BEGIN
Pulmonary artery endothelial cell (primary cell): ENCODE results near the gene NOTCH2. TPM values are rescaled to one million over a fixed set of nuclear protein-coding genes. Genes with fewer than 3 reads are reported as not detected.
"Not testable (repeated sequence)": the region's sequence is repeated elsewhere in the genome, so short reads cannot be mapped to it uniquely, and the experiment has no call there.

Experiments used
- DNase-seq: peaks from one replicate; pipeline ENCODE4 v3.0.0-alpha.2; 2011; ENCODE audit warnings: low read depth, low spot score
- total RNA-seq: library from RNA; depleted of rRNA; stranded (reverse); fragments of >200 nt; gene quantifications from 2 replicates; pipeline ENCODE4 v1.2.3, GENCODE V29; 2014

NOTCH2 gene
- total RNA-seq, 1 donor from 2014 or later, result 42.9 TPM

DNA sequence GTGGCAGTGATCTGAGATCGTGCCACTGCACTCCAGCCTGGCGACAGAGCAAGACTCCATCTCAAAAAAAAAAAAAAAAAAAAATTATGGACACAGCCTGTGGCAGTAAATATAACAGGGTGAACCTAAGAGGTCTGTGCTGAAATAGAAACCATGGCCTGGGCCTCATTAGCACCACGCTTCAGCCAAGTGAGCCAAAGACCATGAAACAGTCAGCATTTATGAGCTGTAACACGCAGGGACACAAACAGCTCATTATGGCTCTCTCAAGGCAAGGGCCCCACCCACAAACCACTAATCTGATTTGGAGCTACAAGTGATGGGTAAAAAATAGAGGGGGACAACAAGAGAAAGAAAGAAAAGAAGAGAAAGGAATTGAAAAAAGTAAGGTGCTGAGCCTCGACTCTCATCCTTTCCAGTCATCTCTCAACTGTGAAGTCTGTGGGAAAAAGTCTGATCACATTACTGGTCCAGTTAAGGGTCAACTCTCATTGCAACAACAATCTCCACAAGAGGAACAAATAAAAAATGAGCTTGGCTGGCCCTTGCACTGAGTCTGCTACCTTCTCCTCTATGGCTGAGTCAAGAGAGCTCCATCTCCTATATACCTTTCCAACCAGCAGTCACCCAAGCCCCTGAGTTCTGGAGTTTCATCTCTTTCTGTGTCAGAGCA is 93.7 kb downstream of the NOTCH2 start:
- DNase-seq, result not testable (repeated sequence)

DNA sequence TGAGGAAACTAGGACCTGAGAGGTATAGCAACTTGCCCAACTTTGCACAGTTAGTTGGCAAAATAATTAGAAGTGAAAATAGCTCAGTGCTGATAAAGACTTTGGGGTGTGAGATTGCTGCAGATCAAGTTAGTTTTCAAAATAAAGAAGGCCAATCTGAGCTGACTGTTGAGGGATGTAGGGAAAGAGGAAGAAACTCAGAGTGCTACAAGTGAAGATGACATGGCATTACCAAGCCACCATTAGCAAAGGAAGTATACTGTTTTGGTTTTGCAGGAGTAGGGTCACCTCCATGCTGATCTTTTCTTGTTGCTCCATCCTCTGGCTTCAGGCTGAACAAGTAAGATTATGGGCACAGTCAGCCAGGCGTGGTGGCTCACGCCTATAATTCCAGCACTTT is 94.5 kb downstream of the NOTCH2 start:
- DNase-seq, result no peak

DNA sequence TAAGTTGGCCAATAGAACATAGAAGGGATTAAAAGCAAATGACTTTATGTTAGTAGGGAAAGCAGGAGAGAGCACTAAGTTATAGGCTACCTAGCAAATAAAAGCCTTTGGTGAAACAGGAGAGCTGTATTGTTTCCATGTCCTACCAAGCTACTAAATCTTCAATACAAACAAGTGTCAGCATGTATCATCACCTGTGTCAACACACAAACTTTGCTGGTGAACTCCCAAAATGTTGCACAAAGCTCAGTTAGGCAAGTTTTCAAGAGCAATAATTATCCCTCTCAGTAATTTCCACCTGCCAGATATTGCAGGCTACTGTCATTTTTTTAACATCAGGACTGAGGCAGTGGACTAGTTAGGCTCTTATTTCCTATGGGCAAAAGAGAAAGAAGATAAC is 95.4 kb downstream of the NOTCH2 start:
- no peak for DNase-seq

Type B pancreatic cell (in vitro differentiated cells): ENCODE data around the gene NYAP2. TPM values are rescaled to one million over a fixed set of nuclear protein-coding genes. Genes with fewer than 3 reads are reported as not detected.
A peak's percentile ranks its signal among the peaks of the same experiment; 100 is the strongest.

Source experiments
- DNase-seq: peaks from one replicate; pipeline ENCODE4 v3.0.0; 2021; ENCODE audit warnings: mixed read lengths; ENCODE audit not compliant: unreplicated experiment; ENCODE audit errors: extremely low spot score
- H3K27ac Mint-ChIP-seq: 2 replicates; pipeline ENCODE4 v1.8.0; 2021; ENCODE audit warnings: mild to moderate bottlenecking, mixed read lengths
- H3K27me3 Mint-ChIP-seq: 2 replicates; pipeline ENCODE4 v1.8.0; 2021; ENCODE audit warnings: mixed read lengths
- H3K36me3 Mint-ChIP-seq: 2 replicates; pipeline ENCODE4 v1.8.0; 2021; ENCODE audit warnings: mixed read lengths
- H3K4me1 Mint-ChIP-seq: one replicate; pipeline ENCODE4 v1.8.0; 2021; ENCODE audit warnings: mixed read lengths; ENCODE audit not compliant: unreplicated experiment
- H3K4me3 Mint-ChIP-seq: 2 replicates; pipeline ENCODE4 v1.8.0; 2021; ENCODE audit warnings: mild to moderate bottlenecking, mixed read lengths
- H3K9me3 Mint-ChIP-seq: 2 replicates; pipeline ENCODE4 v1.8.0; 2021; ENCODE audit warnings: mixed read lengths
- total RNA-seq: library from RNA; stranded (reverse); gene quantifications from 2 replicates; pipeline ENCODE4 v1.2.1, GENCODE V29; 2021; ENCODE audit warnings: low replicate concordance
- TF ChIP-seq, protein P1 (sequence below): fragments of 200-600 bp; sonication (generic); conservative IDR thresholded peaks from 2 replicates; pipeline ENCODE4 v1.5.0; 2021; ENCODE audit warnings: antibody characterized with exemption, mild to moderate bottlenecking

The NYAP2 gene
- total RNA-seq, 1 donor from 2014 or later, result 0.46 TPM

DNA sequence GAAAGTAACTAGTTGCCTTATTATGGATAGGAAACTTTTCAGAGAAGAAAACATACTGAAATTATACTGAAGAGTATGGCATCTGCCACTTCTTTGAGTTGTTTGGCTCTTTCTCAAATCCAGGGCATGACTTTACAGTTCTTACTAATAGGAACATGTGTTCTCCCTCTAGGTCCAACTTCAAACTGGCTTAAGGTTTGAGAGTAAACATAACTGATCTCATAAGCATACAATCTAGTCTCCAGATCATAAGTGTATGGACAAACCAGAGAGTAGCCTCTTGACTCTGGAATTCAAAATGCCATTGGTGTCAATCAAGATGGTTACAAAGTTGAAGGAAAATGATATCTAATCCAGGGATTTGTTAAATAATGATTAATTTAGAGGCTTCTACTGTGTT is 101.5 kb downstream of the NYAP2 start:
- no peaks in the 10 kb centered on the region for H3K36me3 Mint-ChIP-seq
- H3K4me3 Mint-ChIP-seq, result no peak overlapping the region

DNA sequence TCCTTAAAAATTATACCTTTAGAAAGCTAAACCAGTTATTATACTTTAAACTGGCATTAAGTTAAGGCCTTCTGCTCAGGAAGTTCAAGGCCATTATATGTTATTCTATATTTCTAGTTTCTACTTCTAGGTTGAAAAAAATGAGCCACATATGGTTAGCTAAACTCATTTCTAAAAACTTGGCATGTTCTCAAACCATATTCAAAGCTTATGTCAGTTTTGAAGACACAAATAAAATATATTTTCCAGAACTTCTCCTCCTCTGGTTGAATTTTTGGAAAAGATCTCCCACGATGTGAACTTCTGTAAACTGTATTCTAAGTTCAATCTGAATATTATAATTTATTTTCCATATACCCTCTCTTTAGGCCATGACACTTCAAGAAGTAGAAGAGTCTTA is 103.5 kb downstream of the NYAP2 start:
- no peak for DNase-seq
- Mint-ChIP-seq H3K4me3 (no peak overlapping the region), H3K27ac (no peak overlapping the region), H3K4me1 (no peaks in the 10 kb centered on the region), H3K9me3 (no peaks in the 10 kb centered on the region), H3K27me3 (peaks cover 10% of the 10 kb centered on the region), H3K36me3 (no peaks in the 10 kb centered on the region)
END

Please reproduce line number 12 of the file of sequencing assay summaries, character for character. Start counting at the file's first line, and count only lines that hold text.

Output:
DNA sequence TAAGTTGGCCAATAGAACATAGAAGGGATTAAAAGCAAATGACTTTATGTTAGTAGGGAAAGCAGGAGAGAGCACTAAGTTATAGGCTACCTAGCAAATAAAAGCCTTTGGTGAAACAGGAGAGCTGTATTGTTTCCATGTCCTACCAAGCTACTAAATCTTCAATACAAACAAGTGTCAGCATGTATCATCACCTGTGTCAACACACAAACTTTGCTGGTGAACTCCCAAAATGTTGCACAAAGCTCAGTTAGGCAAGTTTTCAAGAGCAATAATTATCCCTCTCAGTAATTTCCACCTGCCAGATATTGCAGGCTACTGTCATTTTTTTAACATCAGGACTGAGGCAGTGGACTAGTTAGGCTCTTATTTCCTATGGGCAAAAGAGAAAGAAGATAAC is 95.4 kb downstream of the NOTCH2 start: